Print Collateral

Brochures, Infographics, and All Print Design Services

Visual communication is often expressed on the web, taking the form of interactive content, motion graphics, and much more. Infographics in particular are often thought of as a service for the web, rather than print design. But print is not a lost art form. Content design still excels when it can capture a viewer’s attention not only online, but via print. This may take the form of posters in an office or home. Print brochure design could be the right choice for use at a conference or other event. Or perhaps paper mailers, ads on public transportation, and just about anywhere else your target audience may travel. At Killer Visual Strategies, we work with our clients at the outset of each campaign to determine what print design services make sense for their unique goals. This way, we never approach the same two campaigns with the same direction. Check out some of our favorite print designs below.

Print Design Services F.A.Q.s

94% of first impressions about a brand are based on design. So if a target customer is seeing your brand for the first time in a flyer they picked up at an event, what will it say about you?

It can be difficult to know what print pieces make sense for a given situation and why. But just because there are brochures or flyers all over the hottest conference doesn’t mean every exhibitor and networker should have them. Perhaps posters or business cards will yield better results for what you’re trying to achieve.

Killer examines your audience, goals, use case/setting, and overall brand to help determine what types of print design services best suit your needs: infographics, brochures, business cards, and posters are just some of the many possibilities that remain highly relevant today.

How much content can fit on an 8.5”x11” double-sided flyer? How about a brochure, or a poster design?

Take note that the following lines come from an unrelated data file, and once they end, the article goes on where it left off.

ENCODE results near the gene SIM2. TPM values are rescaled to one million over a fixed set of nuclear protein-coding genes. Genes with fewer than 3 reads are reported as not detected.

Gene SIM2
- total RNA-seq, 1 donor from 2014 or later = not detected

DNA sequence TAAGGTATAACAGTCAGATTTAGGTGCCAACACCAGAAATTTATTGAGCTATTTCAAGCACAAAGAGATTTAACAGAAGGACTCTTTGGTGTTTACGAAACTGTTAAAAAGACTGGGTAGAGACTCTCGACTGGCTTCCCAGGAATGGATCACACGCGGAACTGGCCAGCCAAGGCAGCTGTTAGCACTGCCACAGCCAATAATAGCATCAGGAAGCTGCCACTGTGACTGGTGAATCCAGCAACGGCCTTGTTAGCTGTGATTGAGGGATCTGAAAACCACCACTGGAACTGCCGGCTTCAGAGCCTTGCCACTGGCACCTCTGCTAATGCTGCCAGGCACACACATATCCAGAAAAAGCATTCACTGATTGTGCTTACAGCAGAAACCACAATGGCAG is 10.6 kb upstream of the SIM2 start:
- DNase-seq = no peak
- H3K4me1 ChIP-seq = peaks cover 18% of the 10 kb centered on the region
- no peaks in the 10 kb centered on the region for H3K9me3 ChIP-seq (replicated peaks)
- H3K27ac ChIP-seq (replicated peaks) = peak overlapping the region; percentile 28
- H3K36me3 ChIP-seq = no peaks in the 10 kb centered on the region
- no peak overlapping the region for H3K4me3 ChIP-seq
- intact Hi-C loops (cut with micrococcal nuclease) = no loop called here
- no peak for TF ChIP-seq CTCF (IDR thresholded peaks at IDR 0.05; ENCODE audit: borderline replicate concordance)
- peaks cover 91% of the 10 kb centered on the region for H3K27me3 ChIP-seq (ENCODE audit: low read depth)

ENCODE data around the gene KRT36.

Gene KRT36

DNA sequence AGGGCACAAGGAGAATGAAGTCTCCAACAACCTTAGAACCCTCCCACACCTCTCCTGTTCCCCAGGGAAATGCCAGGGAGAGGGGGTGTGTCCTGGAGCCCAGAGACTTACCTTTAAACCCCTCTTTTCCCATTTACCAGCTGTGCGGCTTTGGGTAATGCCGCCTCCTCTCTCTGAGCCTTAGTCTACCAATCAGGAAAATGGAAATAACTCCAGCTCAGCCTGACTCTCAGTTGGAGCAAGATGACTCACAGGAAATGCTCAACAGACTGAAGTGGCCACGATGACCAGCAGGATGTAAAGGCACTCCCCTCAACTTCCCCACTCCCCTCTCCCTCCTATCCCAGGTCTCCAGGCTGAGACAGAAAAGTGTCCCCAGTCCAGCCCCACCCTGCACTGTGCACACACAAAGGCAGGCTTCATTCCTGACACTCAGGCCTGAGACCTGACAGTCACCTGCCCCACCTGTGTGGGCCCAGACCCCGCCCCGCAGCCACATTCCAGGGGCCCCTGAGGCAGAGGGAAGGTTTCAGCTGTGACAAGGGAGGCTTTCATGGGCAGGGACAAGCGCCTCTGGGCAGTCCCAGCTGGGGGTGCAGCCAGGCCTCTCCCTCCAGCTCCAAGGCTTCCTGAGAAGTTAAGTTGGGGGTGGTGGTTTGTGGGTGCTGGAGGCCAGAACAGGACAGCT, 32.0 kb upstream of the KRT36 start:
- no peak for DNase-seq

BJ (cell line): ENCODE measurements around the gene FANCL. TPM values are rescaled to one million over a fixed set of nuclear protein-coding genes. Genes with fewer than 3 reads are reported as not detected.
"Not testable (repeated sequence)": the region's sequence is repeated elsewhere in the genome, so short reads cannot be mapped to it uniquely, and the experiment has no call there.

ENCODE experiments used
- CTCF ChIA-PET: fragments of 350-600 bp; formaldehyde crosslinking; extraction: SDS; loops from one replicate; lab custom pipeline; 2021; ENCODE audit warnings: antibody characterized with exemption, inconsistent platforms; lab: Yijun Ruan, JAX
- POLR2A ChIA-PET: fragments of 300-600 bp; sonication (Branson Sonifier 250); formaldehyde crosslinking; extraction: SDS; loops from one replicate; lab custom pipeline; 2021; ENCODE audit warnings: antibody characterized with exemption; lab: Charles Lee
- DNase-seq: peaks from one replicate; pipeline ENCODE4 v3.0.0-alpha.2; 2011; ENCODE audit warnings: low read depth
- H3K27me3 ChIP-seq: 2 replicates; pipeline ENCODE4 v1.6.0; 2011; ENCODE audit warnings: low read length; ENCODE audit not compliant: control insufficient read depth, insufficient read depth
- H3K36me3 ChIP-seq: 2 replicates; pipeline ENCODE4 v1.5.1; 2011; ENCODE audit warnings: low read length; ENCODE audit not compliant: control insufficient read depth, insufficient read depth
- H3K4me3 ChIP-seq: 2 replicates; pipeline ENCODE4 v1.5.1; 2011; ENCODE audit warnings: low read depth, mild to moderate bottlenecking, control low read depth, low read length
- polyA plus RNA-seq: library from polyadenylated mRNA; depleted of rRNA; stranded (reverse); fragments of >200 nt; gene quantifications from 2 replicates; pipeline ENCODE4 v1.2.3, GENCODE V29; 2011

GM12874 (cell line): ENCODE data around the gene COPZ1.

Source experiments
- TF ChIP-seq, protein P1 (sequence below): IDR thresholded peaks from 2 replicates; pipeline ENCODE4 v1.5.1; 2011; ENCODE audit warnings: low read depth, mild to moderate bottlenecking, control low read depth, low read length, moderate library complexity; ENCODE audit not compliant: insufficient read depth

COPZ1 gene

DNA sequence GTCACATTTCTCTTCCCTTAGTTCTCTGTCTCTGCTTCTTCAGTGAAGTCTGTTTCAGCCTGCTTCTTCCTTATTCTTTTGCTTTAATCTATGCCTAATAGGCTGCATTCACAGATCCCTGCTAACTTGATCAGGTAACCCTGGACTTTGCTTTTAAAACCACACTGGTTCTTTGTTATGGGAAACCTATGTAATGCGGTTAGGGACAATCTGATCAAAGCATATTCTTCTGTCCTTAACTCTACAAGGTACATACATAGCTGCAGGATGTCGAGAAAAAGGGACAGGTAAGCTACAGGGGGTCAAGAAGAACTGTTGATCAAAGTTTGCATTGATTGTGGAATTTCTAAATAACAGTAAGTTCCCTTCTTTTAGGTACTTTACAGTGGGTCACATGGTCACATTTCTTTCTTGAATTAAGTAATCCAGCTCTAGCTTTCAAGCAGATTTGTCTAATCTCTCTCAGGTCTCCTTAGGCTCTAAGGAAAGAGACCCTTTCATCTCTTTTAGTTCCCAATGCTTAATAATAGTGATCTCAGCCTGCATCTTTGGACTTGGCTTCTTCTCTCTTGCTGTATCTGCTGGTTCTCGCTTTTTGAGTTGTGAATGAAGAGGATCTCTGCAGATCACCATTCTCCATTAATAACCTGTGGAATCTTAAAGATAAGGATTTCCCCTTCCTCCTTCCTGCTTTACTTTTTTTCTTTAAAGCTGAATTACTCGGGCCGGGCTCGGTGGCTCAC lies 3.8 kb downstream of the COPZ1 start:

While there’s some flexibility for web designs as dimensions can sometimes be flexible, with print products a designer has to work within finite dimensions — a sheet of paper, a postcard, etc. When text can’t be reduced, it means the opportunity for visuals is greatly decreased. As a result, the end product might be more of a reading assignment than a visual communication piece.

Stick with these guidelines we use at Killer (which include the space for title, introductory paragraph, and conclusions) if you’re aiming to write your own content:

  • Postcard (4”x6”) — Maximum 0.25 pages of bulleted text per side
  • One-Sheeter (8.5”x11”)— Maximum 0.5 pages of bulleted text per side
  • Large One-Sheeter or Small Poster (11”x17”) — Maximum 0.75 pages of bulleted text per side
  • Poster (24”x36”) — No more than 1 page of bulleted text; usually single-sided
  • Trifold Brochure (8.5”x14” or similar, folded) — Maximum 1.5 pages of bulleted text (based on 6 panels, maximum 0.25 pages of bulleted text per panel); always double-sided. For brochures, keep in mind that most brochures have a few very text-light panels such as the cover and back panel, so this is a true maximum!

Can my infographic be designed for both web and print?

It’s easy to design for both web and print when both services are requested early. With advance notice, we’re able to design first for print (the more restrictive format due to dimensions) and then adapt for a web version. If we design knowing only about a request for web, and it’s later decided that the piece is needed for print as well, it can add time and budget to a project. That’s because there are often layout, content, and illustration accommodations needed for print services that don’t apply to designs for web.

I often see handouts thrown away at conferences. Do I really need print pieces?

Let’s be honest: many designs for print (and for web) just aren’t compelling. They may be “cookie cutter,” hastily designed, or use visual communication ineffectively. In fact, they may not use visual communication at all! If a design doesn’t generate engagement, it’s no wonder that its recipients won’t find it valuable.

There are also myriad opportunities for print pieces that aren’t handouts at all, such as posters and booth designs.

Killer uses visual communication expertise and a highly collaborative process to develop designs that are on-target for your primary audiences. With web and print design services driven by your brand and goals, we can help keep your brochures and other collateral in the hands of your customers.

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